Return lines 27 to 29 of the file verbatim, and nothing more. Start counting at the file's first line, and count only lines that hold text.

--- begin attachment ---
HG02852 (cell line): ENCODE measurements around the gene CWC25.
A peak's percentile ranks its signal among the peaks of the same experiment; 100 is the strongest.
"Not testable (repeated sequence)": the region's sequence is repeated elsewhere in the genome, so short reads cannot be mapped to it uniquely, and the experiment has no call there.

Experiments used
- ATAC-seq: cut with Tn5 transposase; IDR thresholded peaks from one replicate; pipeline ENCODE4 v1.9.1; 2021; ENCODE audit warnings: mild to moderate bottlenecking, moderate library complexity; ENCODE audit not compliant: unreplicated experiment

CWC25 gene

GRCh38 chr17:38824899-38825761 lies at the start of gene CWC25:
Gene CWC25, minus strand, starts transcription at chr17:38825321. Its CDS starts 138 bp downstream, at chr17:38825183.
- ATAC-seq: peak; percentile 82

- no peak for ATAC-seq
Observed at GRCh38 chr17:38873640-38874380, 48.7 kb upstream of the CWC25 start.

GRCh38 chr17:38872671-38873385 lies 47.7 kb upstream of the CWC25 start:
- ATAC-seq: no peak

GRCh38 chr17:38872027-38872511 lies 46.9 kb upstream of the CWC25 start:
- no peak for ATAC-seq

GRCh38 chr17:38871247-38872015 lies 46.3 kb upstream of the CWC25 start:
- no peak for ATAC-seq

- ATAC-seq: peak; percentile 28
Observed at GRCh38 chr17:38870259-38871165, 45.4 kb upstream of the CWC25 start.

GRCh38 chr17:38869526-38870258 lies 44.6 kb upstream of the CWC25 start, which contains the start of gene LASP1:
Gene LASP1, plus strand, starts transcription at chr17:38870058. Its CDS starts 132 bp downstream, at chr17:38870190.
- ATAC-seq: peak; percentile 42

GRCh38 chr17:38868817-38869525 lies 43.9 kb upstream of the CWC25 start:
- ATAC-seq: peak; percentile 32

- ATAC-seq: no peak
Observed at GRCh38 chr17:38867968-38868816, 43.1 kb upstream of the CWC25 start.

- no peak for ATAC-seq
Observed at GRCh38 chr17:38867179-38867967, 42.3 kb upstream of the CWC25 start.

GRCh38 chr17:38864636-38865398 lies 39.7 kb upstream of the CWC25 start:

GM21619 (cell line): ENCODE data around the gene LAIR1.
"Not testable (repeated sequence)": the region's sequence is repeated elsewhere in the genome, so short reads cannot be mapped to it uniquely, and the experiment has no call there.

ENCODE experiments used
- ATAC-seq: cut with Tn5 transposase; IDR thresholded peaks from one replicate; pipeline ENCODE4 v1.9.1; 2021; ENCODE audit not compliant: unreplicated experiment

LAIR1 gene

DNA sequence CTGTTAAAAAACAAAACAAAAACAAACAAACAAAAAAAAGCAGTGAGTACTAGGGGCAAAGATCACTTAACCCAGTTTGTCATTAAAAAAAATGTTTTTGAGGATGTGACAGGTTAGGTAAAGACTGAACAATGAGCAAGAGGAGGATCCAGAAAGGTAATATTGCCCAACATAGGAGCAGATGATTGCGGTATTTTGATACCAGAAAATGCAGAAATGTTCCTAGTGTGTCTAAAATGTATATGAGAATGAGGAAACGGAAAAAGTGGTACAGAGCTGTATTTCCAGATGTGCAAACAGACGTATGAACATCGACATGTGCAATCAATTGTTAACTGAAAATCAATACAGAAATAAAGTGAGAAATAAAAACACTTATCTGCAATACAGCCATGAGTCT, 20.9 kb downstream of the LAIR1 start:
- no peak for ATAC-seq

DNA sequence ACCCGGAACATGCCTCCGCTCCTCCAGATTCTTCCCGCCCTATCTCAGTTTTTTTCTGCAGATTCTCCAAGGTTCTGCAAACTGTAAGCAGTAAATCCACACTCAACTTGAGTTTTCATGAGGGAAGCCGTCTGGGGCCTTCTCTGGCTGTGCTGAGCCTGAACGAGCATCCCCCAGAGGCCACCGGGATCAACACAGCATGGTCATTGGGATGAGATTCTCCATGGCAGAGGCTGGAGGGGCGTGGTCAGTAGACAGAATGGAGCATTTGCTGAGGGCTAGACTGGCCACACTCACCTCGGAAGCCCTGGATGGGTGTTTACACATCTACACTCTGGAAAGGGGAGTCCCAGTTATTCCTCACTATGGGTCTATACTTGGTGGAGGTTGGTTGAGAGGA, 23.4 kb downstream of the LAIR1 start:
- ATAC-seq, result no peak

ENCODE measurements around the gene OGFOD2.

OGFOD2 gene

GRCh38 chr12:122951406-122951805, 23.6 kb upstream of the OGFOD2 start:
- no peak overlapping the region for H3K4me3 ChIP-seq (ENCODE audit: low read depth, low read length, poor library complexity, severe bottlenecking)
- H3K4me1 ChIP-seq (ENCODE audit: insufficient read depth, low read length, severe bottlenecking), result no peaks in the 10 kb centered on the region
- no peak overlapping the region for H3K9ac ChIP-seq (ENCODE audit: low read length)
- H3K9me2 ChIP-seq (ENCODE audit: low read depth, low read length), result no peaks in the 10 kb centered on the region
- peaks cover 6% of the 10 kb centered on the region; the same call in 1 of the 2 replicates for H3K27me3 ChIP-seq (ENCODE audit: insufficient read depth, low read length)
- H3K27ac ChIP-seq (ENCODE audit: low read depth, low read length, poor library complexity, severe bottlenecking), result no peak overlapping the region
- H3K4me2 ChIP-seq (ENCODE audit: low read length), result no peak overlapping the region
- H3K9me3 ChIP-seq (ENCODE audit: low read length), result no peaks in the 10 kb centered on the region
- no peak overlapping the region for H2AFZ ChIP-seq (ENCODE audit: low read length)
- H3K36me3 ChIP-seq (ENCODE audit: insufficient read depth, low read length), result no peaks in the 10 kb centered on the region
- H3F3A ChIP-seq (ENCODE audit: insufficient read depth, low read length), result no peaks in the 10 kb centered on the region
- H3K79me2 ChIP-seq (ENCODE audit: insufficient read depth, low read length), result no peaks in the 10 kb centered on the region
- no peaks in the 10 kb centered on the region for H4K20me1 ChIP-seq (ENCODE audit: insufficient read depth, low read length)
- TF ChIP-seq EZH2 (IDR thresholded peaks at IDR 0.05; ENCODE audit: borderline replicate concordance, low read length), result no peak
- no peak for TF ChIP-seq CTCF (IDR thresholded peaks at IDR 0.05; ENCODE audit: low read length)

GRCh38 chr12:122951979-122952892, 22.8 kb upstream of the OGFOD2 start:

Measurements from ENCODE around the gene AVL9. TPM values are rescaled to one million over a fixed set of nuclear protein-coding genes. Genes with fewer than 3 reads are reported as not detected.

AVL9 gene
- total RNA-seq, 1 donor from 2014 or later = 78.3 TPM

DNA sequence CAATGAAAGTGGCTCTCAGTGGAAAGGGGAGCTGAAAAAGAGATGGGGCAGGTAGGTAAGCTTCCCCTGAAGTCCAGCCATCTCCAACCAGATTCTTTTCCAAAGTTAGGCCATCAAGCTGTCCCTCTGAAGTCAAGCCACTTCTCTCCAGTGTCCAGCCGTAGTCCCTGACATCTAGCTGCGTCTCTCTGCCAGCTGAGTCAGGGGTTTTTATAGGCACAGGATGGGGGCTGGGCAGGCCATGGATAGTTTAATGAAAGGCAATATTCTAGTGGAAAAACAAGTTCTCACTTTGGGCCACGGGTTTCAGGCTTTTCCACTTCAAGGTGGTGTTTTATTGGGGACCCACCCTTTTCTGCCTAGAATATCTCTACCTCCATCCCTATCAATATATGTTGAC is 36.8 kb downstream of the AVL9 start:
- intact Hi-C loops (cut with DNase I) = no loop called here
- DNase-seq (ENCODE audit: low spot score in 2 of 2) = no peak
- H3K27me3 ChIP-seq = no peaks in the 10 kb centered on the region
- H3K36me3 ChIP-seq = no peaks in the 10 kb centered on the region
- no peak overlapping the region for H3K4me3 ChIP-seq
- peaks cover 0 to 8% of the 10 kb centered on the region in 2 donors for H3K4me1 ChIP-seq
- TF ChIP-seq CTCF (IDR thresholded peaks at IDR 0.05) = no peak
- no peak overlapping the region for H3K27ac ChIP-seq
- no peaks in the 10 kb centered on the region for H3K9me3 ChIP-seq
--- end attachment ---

- no peak for ATAC-seq
Observed at GRCh38 chr17:38867179-38867967, 42.3 kb upstream of the CWC25 start.

GRCh38 chr17:38864636-38865398 lies 39.7 kb upstream of the CWC25 start: